A.I. Apocalypse Yet? How World Leaders at Davos Have Changed Their Thoughts on Robots

On the topic of A.I., the mood at Davos has turned from pure excitement to caution.

The 2019 World Economic Forum is taking place in Davos, Switzerland this week.
The 2019 World Economic Forum is taking place in Davos, Switzerland this week. FABRICE COFFRINI/AFP/Getty Images

Artificial intelligence (A.I.) has long fascinated the world’s front-line business leaders and policy makers at the annual World Economic Forum (WEF) in Davos, Switzerland. Over the past five years, this budding technology has increasingly taken the central stage at the gathering.

At first, A.I. was just an esoteric tech term few people actually understood. But before we knew it, it became embedded in everyday consumer gadgets and emerged as a top priority on the minds of CEOs and policy makers. And before long, a small future-minded bunch started to think about the downsides, how A.I. could create a new class of “digital refugees” and worsen inequality and social divides.

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To help you better understand how this rapid transformation took place and how the world’s most powerful people are handling it, here is a recap of the most important discussions about A.I. at every Davos forum over the past five years.

2015: A Robot Thing Among Academics

In January 2015, A.I. was still a niche computer science area discussed among academics. A member of that circle, UC Berkeley professor Stuart Russell, introduced it to the public as a potential solution to free housewives from everyday chores.

“We have already developed a robot who can do the complete laundry cycle. It is able to pick up a big bin of laundry, sort the clothes according to the sort of wash it needs, put them in the washing machine, take them out, sort them again and fold them,” Russell told the audience at a panel.

Similar robots can be used to drive a car or used in public transportation. Such self-driving technology has come a long way since those early days.

2016: A.I. Touches Consumer Products

Application of A.I. in consumer products exploded in the year before the 2016 Davos gathering. Amazon released the first Echo smart speaker, kickstarting a war of smart home devices; Uber began testing self-driving cars on the road; and the medical field began incorporating machine learning in disease diagnoses.

In a report published by the WEF’s organizing committee that year, WEF founder Klaus Schwab estimated that A.I. would lead the “fourth industrial revolution” and predicted that it would would replace up to 5.1 million jobs globally in the following five years.

2017: Every Major Tech Player Is Talking About It

A.I. officially became the hottest topic in Davos that year. Every tech giant CEO recognized it as a top priority in research and development.

“It touches every single one of our main projects, ranging from search to photos to ads… everything we do,” said Google co-founder Sergey Brin at a panel.

Some CEOs also began to think about the possible negative consequences of technology. IBM CEO Ginni Rometty said her company was to work on an “ethical rule book” for A.I. Microsoft CEO Satya Nadella urged policy makers to think about how to equally distribute the economic “surplus” created by A.I. And the famously forward-thinking CEO of Salesforce, Marc Benioff, floated the concept of “digital refugees,” meaning people whose jobs are taken by robots but haven’t yet prepared themselves for higher-skill jobs.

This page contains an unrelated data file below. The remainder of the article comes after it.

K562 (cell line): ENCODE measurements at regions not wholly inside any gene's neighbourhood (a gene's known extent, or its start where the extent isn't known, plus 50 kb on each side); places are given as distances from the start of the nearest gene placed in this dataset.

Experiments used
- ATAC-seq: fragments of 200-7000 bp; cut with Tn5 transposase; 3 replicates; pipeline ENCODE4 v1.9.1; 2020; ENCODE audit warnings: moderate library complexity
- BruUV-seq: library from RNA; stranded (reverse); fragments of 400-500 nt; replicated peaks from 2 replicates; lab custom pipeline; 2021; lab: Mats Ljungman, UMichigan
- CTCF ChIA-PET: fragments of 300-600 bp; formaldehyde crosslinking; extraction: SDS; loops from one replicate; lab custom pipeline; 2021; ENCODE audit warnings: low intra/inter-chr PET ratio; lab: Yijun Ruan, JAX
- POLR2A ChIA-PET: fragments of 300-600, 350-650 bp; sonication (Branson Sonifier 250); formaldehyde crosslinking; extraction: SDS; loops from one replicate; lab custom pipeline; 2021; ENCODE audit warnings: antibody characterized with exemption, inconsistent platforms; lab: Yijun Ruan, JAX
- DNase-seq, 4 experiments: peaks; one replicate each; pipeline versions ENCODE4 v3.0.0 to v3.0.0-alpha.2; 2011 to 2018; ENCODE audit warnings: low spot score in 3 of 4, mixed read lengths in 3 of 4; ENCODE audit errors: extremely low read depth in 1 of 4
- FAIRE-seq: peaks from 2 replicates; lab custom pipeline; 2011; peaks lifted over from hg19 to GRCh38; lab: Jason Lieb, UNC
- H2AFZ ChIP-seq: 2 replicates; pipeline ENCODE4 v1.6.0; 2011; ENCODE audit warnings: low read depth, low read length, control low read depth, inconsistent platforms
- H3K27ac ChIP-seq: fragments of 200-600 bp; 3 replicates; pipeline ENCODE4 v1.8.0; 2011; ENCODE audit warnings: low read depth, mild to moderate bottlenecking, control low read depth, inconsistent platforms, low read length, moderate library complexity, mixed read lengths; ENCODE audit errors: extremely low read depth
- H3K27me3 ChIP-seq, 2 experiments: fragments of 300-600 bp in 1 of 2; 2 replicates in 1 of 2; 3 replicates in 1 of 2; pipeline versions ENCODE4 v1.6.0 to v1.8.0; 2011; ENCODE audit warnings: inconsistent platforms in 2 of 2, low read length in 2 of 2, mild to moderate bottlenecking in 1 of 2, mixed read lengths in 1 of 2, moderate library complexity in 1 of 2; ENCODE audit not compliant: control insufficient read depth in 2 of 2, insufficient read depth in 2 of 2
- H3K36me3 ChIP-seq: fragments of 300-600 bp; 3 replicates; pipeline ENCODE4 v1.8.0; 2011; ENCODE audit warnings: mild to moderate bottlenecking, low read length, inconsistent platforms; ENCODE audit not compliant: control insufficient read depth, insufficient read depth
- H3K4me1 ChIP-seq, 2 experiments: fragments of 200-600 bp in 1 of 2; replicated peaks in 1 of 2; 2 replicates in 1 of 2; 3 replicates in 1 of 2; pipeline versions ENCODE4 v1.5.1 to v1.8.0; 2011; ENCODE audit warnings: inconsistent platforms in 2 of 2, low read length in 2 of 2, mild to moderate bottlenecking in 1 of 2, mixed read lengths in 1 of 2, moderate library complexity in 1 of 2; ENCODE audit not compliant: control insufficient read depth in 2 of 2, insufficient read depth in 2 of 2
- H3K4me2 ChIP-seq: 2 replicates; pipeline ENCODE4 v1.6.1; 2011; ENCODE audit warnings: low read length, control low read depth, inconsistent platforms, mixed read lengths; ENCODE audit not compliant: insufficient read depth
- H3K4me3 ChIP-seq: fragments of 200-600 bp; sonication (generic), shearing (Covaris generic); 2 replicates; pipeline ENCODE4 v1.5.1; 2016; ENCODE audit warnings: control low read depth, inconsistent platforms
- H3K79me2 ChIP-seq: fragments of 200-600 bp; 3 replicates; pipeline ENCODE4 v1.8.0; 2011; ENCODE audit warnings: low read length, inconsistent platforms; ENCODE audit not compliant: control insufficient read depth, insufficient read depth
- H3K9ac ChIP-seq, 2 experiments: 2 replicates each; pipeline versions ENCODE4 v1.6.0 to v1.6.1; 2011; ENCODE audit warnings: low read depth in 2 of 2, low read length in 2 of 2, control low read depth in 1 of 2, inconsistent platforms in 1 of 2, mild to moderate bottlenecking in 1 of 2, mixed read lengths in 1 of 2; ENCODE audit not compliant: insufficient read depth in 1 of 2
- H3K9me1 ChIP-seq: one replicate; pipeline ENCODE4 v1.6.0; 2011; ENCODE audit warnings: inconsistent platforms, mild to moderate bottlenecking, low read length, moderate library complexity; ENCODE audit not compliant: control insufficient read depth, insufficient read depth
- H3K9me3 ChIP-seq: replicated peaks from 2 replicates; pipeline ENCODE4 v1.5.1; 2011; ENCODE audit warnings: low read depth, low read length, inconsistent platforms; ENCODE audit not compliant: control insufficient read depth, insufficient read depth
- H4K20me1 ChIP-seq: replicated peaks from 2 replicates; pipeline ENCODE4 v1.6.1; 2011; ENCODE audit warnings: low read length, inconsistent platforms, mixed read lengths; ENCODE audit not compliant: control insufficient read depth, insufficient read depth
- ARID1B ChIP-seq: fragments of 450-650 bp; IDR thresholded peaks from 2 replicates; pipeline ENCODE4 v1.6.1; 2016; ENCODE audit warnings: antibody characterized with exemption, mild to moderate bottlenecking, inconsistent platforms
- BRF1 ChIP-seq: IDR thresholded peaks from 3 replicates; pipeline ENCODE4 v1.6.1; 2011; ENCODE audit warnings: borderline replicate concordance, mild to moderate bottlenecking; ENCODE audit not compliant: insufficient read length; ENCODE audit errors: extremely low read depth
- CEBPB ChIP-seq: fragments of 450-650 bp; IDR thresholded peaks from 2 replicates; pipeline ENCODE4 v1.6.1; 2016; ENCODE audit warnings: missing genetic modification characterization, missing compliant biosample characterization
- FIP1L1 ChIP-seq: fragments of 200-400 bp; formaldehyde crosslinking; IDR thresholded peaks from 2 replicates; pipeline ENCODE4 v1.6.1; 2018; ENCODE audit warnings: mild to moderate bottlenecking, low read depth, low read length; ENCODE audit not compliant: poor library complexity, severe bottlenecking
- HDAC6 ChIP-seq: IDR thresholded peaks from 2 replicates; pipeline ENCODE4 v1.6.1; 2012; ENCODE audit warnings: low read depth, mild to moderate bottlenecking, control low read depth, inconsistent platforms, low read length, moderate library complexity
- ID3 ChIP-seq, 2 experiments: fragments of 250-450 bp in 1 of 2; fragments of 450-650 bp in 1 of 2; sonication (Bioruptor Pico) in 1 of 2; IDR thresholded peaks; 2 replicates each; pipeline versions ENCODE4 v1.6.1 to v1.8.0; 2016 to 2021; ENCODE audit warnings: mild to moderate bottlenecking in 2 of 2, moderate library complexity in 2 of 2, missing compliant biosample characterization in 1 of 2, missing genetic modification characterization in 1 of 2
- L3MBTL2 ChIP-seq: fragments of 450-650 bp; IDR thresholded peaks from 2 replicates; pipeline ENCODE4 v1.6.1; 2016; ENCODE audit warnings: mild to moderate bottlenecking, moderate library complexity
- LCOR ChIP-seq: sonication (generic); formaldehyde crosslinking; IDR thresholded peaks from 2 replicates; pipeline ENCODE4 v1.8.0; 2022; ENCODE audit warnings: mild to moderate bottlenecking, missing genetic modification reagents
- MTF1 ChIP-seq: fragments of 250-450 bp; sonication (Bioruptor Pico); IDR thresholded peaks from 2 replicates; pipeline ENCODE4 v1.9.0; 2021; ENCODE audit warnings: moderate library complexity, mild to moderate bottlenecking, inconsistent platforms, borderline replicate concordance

2018: Governments Are All In

The wave of A.I then spread to the circle of policy makers. At last year’s Davos, both British and French governments announced major funding programs to facilitate A.I. research in their countries.

China, a quiet early mover in the space, started to get attention, too. Alibaba founder Jack Ma predicted that A.I. would “kill a lot of jobs.” And Google CEO Sundar Pichai compared A.I. to fur and electricity to illustrate its importance.

2019: China Threat, Warnings on Worsening Inequality

After a few rounds of A.I. buzz at Davos, this year’s mood on the now household-name technology has turned more cautious than exciting.

Unlike the purely bright outlook held not so long ago for A.I. to revolutionize everyday life, in this year’s Davos talks, the technology is often framed as a weapon in global power struggles or as a danger to the human race in general.

Blackstone CEO Stephen Schwarzman, who travels frequently to China, said at a Wednesday panel that China was on track to surpass the U.S. in A.I. development. “When I go to China, there’s almost an endless stream of people who are showing up developing new companies,” he said. “The venture business there in A.I.-oriented companies is really exploding with growth.”

And Salesforce’s Benioff is back to Davos with a fresh warning, “We are risking a new tech divide between those who have access to A.I and those who don’t,” he said during an address on Thursday.

“I truly believe that A.I. is going to be a new human right. Every person and every country needs to have access to this critical technology,” Benioff explained. “Today, only a few countries and a few companies have the very best A.I. Those who have the best A.I. will be smarter, healthier, richer, and their warfare will be significantly more advanced… Those without A.I. are going to be weaker and poorer, less educated and sicker.”

A.I. Apocalypse Yet? How World Leaders at Davos Have Changed Their Thoughts on Robots